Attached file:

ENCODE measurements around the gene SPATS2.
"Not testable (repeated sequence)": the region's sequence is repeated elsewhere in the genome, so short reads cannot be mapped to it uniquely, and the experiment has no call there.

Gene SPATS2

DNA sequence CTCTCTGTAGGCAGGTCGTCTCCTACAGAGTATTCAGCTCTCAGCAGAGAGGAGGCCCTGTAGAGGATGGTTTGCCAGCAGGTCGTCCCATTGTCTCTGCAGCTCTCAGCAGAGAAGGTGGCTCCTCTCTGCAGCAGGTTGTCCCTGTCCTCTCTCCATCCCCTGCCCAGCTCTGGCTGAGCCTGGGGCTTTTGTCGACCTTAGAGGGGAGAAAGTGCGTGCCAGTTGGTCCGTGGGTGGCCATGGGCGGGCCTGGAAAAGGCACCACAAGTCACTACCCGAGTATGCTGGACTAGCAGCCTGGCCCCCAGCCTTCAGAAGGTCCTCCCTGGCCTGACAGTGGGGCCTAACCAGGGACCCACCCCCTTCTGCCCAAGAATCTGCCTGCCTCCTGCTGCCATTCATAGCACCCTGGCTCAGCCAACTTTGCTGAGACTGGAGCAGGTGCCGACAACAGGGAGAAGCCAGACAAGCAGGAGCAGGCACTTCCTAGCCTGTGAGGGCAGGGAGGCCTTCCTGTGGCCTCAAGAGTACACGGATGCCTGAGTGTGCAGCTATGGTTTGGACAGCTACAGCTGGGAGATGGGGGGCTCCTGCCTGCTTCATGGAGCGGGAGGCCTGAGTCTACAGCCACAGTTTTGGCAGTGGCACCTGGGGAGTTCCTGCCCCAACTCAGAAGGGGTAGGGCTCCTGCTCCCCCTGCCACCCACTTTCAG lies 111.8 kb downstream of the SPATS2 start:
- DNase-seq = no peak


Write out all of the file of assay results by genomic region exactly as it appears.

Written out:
ENCODE measurements around the gene SPATS2.
"Not testable (repeated sequence)": the region's sequence is repeated elsewhere in the genome, so short reads cannot be mapped to it uniquely, and the experiment has no call there.

Gene SPATS2

DNA sequence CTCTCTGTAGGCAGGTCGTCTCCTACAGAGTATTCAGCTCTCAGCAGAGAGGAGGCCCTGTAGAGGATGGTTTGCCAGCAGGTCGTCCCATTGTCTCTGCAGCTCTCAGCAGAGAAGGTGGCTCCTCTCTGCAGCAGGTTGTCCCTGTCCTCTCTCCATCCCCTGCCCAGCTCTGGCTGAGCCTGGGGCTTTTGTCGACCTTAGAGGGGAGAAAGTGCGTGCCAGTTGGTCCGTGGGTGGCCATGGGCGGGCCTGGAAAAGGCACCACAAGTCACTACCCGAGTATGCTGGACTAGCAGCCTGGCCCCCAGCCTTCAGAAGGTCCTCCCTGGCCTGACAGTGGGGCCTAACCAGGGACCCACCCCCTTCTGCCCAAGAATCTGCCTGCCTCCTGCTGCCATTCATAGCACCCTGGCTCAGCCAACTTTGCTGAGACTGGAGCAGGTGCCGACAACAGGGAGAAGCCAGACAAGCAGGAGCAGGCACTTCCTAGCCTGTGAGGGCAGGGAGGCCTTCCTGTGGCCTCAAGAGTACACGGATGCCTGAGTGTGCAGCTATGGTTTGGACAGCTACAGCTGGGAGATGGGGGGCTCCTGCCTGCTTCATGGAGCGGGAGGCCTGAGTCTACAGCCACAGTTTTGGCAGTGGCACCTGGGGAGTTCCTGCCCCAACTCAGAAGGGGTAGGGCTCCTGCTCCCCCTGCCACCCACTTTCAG lies 111.8 kb downstream of the SPATS2 start:
- DNase-seq = no peak